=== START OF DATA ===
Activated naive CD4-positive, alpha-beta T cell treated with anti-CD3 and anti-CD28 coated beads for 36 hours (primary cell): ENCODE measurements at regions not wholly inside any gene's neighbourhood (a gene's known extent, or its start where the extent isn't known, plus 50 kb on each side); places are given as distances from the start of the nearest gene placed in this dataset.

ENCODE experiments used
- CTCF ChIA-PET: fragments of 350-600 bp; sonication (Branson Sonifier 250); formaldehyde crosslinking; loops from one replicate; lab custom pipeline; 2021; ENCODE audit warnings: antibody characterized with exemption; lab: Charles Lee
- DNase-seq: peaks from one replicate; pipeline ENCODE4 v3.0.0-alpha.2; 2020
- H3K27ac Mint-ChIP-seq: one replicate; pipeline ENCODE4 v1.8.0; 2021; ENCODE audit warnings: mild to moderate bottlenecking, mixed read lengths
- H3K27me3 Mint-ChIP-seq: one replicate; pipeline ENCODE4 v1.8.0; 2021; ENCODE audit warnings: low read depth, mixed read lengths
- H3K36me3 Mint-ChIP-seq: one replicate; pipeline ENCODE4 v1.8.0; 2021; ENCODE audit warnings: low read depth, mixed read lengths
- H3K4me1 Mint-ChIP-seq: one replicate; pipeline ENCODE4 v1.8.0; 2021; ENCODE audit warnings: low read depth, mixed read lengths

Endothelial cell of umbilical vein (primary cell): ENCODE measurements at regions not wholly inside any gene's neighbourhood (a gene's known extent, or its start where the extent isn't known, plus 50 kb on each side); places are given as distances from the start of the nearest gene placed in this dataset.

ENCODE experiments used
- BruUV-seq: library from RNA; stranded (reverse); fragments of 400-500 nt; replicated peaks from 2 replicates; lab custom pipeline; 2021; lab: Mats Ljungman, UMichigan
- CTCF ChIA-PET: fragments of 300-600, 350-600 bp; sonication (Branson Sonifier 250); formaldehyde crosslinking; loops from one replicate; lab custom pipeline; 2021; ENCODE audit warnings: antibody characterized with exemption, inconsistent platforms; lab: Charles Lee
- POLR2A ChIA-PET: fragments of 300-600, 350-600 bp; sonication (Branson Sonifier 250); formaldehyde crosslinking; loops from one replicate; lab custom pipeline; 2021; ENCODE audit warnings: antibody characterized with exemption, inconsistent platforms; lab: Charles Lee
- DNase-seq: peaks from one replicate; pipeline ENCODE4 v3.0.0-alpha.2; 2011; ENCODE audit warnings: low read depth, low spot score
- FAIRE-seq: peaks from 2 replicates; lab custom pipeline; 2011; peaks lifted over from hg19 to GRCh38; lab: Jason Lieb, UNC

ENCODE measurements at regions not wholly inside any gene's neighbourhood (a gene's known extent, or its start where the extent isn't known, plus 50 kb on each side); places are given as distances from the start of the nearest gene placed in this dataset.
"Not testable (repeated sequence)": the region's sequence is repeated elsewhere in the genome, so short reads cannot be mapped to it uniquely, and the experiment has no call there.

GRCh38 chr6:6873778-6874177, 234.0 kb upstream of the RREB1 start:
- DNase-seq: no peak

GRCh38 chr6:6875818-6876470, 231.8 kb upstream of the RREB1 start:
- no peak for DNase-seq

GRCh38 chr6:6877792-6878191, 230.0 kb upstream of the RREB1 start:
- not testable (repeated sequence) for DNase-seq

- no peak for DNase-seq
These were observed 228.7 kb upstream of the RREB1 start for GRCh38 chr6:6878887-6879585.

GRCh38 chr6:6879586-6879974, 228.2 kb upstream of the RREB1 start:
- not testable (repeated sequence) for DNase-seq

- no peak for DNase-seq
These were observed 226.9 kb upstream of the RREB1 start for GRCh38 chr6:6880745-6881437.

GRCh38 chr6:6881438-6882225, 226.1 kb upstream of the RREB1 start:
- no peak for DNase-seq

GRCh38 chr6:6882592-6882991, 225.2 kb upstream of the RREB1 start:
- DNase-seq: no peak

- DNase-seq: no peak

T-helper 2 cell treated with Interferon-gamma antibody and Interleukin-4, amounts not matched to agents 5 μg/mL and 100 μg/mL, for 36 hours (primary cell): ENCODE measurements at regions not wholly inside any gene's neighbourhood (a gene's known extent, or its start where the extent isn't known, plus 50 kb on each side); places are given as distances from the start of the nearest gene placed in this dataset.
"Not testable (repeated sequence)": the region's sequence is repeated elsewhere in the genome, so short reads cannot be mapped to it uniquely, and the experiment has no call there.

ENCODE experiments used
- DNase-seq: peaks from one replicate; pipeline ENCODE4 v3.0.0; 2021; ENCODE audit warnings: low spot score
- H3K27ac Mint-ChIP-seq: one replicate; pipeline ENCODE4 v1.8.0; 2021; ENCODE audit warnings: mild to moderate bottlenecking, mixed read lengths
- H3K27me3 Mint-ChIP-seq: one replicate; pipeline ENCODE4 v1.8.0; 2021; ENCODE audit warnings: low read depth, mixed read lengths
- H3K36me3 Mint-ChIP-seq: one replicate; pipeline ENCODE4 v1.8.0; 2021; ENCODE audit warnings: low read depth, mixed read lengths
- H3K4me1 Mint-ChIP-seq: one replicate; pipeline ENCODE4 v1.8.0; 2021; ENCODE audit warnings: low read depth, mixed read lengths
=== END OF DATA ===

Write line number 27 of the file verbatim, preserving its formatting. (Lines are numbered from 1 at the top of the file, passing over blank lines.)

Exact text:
- not testable (repeated sequence) for DNase-seq